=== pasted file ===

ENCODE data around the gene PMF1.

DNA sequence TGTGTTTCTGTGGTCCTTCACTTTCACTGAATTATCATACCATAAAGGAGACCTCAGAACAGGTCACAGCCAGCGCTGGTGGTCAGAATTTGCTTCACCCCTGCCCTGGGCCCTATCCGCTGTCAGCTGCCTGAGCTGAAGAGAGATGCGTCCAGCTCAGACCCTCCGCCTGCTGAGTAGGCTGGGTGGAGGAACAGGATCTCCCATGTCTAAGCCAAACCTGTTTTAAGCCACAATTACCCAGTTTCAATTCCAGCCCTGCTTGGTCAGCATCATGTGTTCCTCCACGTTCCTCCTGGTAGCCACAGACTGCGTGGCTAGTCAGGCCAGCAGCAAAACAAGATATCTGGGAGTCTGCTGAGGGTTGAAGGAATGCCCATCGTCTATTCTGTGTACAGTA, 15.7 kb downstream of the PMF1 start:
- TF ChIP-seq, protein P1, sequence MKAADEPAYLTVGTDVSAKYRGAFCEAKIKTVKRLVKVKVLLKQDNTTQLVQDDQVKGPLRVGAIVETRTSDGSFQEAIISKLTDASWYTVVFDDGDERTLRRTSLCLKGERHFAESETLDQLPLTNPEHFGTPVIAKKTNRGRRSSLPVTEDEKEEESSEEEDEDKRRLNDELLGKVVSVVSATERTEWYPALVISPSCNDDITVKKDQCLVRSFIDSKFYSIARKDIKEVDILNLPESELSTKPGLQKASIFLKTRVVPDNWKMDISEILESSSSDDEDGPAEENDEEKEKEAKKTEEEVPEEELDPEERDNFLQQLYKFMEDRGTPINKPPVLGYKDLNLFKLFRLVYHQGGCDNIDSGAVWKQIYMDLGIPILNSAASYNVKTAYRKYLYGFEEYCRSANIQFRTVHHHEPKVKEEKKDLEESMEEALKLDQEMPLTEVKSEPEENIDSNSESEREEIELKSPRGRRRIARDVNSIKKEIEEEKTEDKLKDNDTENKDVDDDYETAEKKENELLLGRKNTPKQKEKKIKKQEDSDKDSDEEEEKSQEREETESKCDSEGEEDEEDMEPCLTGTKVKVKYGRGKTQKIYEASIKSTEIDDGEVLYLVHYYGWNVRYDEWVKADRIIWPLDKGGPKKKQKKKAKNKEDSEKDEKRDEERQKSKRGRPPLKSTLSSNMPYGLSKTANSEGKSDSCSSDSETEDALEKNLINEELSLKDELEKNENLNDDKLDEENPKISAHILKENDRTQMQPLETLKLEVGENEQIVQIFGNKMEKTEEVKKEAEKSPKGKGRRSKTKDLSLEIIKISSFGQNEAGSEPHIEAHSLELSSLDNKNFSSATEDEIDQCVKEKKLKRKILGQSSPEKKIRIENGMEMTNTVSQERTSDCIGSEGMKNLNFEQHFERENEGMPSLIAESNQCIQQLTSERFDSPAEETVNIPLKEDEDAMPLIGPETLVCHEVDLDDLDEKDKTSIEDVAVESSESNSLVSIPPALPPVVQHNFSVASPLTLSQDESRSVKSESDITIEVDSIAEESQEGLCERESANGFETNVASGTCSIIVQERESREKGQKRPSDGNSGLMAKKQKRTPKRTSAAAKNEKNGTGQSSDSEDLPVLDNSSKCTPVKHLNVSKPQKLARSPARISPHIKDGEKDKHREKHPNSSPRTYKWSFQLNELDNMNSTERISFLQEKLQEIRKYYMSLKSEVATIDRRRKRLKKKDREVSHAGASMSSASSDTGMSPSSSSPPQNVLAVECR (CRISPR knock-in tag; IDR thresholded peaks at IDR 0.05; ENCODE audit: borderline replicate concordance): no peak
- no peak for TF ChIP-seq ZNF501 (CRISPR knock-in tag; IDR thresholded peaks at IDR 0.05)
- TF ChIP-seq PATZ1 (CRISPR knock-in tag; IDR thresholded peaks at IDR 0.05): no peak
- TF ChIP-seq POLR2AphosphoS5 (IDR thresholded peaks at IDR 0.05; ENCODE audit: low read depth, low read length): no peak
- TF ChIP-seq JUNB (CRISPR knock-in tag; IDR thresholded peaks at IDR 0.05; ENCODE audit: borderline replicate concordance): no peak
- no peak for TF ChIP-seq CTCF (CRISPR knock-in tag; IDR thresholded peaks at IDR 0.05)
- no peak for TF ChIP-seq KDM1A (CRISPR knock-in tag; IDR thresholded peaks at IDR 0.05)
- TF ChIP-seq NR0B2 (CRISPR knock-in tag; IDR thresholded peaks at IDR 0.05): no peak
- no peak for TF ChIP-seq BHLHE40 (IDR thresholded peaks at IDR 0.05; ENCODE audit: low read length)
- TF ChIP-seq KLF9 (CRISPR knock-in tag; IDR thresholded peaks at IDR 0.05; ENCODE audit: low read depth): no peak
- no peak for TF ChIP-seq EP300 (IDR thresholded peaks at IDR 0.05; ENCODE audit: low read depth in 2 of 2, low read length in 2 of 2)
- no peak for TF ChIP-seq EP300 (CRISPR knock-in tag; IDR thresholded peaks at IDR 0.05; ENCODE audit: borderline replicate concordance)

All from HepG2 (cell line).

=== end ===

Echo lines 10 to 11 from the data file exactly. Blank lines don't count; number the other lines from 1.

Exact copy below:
- TF ChIP-seq NR0B2 (CRISPR knock-in tag; IDR thresholded peaks at IDR 0.05): no peak
- no peak for TF ChIP-seq BHLHE40 (IDR thresholded peaks at IDR 0.05; ENCODE audit: low read length)